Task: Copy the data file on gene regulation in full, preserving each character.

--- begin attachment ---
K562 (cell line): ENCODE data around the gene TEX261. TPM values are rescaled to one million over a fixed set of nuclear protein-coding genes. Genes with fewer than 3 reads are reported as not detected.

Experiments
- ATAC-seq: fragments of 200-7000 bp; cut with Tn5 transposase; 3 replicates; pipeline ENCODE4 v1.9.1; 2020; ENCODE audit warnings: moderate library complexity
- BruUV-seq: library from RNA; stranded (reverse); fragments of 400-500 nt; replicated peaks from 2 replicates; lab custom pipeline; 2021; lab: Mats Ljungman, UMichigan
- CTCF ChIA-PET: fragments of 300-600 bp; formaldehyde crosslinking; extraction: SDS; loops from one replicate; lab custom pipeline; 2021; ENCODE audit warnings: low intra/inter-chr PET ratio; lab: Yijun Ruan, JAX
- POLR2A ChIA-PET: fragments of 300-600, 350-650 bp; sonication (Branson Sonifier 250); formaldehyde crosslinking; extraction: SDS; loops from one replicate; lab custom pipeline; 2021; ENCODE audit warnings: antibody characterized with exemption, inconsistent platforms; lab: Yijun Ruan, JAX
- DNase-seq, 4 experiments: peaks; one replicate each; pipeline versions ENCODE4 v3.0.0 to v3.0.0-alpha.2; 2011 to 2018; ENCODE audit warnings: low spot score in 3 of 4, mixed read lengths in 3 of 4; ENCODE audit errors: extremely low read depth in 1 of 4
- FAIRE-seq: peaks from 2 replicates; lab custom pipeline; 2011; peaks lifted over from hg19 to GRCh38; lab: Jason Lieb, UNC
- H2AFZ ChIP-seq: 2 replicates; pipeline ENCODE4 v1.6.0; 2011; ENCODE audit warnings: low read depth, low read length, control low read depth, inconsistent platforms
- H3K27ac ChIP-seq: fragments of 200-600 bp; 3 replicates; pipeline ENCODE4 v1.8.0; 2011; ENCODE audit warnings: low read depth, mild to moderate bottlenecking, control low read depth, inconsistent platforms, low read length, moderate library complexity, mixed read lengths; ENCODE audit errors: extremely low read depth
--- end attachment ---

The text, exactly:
K562 (cell line): ENCODE data around the gene TEX261. TPM values are rescaled to one million over a fixed set of nuclear protein-coding genes. Genes with fewer than 3 reads are reported as not detected.

Experiments
- ATAC-seq: fragments of 200-7000 bp; cut with Tn5 transposase; 3 replicates; pipeline ENCODE4 v1.9.1; 2020; ENCODE audit warnings: moderate library complexity
- BruUV-seq: library from RNA; stranded (reverse); fragments of 400-500 nt; replicated peaks from 2 replicates; lab custom pipeline; 2021; lab: Mats Ljungman, UMichigan
- CTCF ChIA-PET: fragments of 300-600 bp; formaldehyde crosslinking; extraction: SDS; loops from one replicate; lab custom pipeline; 2021; ENCODE audit warnings: low intra/inter-chr PET ratio; lab: Yijun Ruan, JAX
- POLR2A ChIA-PET: fragments of 300-600, 350-650 bp; sonication (Branson Sonifier 250); formaldehyde crosslinking; extraction: SDS; loops from one replicate; lab custom pipeline; 2021; ENCODE audit warnings: antibody characterized with exemption, inconsistent platforms; lab: Yijun Ruan, JAX
- DNase-seq, 4 experiments: peaks; one replicate each; pipeline versions ENCODE4 v3.0.0 to v3.0.0-alpha.2; 2011 to 2018; ENCODE audit warnings: low spot score in 3 of 4, mixed read lengths in 3 of 4; ENCODE audit errors: extremely low read depth in 1 of 4
- FAIRE-seq: peaks from 2 replicates; lab custom pipeline; 2011; peaks lifted over from hg19 to GRCh38; lab: Jason Lieb, UNC
- H2AFZ ChIP-seq: 2 replicates; pipeline ENCODE4 v1.6.0; 2011; ENCODE audit warnings: low read depth, low read length, control low read depth, inconsistent platforms
- H3K27ac ChIP-seq: fragments of 200-600 bp; 3 replicates; pipeline ENCODE4 v1.8.0; 2011; ENCODE audit warnings: low read depth, mild to moderate bottlenecking, control low read depth, inconsistent platforms, low read length, moderate library complexity, mixed read lengths; ENCODE audit errors: extremely low read depth